Thursday, 17 February 2022
Statements on Indulgence
Commonwealth Integrity Commission
Helen Haines (Indi, Independent) Share this | Link to this | Hansard source
I may not be a career politician, but I know when I'm being taken for a ride. The Prime Minister's laughable excuse that he cannot legislate his dud integrity commission proposal because the opposition won't support it is totally absurd. He's never applied that standard to any other legislation. The Prime Minister has taken me, the crossbench, the opposition and his own backbench for a ride when he said that he wanted to work on a bill in a bipartisan way. The facts are clear. He had no intention on working on this in a bipartisan way.
The Prime Minister has also taken for a ride hundreds of Australians who gave feedback on his dud proposal. There has been over a year of what is now clearly fake consultation, and not one change has been made. He played the public for a patsy, but they are smarter than that. Make no mistake: this is a deliberate decision by the Prime Minister to avoid accountability. Make no mistake: this Prime Minister doesn't want a cop on the beat at this forthcoming election, when he's about to pork-barrel and rort with total abandon. There will be no consequences for that while this Prime Minister is in charge.
Don't think you can fool me. This is not respectable leadership. MPs on both sides think that—not just the crossbench and the opposition. Strong leadership creates bipartisanship, and, as it stands, that has not been achieved. The majority of MPs right here right now support my gold standard Australian Federal Integrity Commission Bill. It's sitting here right on the Notice Paper. I say to this government: what has all this lording over us with punitive standing orders achieved? You should show up and face the music. Have a debate. Support a bill that can bring to fruition legislation that all the nation wants.
The 46th Parliament is coming to a close, and this government has failed the nation. It has failed the nation on integrity. I will never stop bringing this to the attention of this House, even in the dying days of this parliament. Our nation deserves so much better than this. The legislating of a federal integrity commission was a character test for this Prime Minister and his government, and I stand here today saying he has failed that character test. And it's not just me who knows it; the nation knows it.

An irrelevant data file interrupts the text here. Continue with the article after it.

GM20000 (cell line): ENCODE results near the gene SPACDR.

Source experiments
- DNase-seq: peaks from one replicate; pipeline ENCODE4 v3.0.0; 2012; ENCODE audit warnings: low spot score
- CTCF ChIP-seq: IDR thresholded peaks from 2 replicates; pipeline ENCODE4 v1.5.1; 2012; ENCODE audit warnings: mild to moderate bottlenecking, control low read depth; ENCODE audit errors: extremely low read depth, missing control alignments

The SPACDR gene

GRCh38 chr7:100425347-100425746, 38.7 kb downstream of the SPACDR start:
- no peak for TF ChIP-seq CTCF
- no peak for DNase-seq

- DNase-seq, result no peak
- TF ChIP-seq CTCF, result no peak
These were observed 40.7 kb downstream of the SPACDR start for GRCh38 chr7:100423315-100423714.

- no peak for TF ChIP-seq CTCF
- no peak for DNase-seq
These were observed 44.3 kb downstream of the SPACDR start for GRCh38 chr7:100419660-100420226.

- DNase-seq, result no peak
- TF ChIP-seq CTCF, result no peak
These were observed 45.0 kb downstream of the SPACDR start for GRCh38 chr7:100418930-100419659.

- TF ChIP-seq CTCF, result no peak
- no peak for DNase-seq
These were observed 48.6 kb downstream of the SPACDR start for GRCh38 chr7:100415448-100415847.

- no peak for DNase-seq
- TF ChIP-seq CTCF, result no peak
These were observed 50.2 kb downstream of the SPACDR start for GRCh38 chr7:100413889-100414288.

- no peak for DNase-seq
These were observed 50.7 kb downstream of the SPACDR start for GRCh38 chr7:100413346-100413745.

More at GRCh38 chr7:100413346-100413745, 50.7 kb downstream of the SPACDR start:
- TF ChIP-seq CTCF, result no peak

Bridget Archer (Bass, Liberal Party) Share this | Link to this | Hansard source
I want to again thank the member for Indi for the work she has done in continuing to bring attention to this issue. When I stood last year to support her efforts to have this bill debated, I said then it was one of the most important things, or the most important thing, that we come here to do. And I still maintain that. I believe that this issue needs to be debated. It is also clear that this parliament is running out of time to legislate an integrity bill.
The important thing I would like to note today is that we must have a multipartisan approach to this issue. We must not allow this issue to be lost in the politics and in the tribalism of the politics that can go on in this place and outside it. This is such an important issue. It's fundamental to the trust and confidence that we need from the Australian people to do our jobs. I would urge cooperation and collaboration from all parties on all sides to take this forward in the next parliament. It simply will not happen, and it will not create the institution that is necessary, if there is a 'my idea is better than your idea' approach. We really need to find a way to come together and collaborate on this in the best interests of all Australians.